Australia accedes to EU Cybercrime Convention

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Australia accedes to EU Cybercrime Convention

New police powers get legs.

Australia has formally signed the European Convention on Cybercrime in a move pundits say will help fight cybercrime and critics argue impinges on civil liberties.

The treaty will give legs to the Cybercrime Legislation Amendment Act 2012 that allows police in 38 countries — each party to the convention — to request with a warrant the interception of telecommunications data.

Telco data between signatory countries can be shared across international borders to help fight cybercrime.

Attorney-General Mark Dreyfus said that Australia's accession to the treaty will help combat issues such as fraud and infringement of copyright.

“The internet makes it easy for criminals to operate from abroad, especially from those countries where regulations and enforcement arrangements are weaker,” Dreyfus said.

"These powers will allow Australian law enforcement agencies to rapidly obtain data about communications relevant to cybercrimes from partner agencies around the world.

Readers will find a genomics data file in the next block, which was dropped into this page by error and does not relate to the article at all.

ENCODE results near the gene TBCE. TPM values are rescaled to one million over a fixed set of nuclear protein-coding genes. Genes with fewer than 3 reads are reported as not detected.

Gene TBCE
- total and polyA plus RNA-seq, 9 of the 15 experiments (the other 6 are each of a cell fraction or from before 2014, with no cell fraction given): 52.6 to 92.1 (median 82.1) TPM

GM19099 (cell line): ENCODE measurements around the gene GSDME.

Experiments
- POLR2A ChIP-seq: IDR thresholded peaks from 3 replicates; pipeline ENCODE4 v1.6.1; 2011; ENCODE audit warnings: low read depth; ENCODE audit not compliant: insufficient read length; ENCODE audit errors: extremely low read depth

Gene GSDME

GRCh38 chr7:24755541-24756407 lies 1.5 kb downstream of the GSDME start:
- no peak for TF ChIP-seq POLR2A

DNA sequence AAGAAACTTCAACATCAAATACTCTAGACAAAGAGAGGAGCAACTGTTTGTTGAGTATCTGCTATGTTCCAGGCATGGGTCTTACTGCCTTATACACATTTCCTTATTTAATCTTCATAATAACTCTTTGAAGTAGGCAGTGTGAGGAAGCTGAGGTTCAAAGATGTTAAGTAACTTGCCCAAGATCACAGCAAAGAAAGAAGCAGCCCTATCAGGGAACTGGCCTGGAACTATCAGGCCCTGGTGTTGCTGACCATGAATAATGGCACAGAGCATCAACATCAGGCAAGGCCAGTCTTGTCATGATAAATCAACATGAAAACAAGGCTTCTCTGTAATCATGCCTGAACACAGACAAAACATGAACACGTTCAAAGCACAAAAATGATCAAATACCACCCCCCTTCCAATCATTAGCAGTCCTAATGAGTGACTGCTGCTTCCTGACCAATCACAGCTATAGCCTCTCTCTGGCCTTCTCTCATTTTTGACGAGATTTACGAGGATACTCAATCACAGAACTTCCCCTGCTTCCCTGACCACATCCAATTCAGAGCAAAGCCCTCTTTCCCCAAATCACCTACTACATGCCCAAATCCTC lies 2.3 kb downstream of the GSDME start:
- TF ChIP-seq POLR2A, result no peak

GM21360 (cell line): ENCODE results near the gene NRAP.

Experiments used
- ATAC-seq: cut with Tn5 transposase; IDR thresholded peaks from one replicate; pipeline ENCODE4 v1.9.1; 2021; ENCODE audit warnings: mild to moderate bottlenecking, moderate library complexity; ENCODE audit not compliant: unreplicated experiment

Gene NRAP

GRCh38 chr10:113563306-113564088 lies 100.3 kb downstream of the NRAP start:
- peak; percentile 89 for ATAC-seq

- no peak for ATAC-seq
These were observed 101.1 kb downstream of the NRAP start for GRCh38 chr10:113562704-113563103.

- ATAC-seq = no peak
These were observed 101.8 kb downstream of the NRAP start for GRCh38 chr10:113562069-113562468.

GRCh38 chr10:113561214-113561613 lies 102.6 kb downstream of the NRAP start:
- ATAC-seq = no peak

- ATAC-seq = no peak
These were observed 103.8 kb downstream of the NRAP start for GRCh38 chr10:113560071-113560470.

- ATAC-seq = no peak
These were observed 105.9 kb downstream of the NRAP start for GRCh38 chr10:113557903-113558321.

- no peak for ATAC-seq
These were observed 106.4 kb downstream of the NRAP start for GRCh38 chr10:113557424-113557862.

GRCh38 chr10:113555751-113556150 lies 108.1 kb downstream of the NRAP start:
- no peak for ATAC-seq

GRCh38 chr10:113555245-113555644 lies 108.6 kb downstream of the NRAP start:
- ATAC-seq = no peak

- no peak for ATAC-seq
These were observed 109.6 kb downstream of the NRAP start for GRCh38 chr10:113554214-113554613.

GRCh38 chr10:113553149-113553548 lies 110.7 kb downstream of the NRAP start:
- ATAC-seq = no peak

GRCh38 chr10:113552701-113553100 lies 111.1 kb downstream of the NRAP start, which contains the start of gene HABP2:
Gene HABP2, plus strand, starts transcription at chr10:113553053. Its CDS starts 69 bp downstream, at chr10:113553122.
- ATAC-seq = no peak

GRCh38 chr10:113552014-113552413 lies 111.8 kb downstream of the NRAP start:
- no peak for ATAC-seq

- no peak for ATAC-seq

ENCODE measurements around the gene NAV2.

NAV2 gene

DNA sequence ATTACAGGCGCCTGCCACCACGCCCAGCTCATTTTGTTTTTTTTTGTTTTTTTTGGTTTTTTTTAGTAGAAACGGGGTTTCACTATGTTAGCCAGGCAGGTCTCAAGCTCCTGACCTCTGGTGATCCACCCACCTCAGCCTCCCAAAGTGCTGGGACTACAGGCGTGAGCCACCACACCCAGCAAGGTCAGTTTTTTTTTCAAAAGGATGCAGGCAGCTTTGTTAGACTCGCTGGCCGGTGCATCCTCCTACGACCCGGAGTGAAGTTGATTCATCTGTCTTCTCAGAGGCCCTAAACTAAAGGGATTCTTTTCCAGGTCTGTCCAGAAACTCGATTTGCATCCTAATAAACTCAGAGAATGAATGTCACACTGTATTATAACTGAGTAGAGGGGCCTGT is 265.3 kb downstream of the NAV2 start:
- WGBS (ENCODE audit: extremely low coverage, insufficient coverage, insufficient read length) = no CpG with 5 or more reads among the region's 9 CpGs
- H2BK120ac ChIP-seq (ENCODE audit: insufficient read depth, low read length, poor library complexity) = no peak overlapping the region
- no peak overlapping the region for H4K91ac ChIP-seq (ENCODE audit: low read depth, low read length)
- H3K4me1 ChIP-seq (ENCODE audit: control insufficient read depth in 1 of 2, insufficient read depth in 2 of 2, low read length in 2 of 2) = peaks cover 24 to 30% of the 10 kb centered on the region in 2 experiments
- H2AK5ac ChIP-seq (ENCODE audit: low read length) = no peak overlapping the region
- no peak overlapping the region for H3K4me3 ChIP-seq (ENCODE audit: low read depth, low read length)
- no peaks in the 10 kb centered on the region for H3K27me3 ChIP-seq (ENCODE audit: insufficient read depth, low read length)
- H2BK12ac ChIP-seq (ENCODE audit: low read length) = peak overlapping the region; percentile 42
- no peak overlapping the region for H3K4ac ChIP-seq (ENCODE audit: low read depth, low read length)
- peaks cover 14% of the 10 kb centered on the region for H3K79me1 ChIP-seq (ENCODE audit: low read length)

“The convention will also ensure vital evidence is not lost before a mutual assistance request can be completed.”

He said Australia would benefit from reciprocal powers offered by police agencies in other signatory nations which would “make it easier for police to track down cyber criminals around the world”.

The laws are separate to the Federal Government’s proposed data retention proposal, which would see users' telecommunications data stored for up to two years without the need for a warrant.

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Copyright © SC Magazine, Australia


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